Nat King Cole lecture to be at Trojan Center Thursday
Published 12:00 am Wednesday, October 14, 2009
The Songs of Nat King Cole will be the subject of a New Harmonies lecture by Daphne Simpkins at 10 a.m. Thursday, Oct. 15 at the Trojan Center Theater on the campus of Troy University.
The lecture is free and open to the public.
The Songs of Nat King Cole is one of a series of lectures held in connection with the New Harmonies: Celebrating American Roots Music exhibit at the Cultural Arts Studio in downtown Troy.
The lecture series is sponsored by the Troy-Pike Cultural Arts Center, the Alabama Humanities Council, Troy University and the College of Communication and Fine Arts.
Cole was born in Montgomery but moved to Chicago with his family when he was about five years old.
He gained fame as a jazz pianist and singer. His music is still enjoyed today mainly through the talents of his daughter, Natalie, who has re-released his music.
Daphne Simpkins is an active member of the speaker’s bureau sponsored by the Alabama Humanities Foundation and also teaches writing at Auburn University.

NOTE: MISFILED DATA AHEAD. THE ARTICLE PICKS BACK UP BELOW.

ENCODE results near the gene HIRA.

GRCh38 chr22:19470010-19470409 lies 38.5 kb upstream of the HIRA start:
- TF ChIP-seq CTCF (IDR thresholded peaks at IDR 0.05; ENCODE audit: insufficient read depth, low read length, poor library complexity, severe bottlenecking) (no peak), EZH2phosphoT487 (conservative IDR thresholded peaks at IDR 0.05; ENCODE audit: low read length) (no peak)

She has published two books, a biography for children about Nat King Cole titled “Nat King Cole: An Unforgettable Life of Music” and a memoir, “The Long Good Night.”
“Nat King Cole was a natural choice for the lecture series because he is from the South, from Alabama, and he continues to be an influence in the world of jazz,” said Shadron Graham, Troy-Pike Cultural Arts Center administrative assistant.
“Daphne Simpkins has studied Nat King Cole’s music and his life and will provide great insight into both the man and his music.”
Simpkins has written about life in the South for the past 20 years and many of these essays have appeared in a variety of periodicals but most often in “The Chicago Tribune.”
For the past two years, she has been the biographer of Mildred Budge, a fictional character she created to honor the sensible and heroic Southern women who are her neighbors and friends.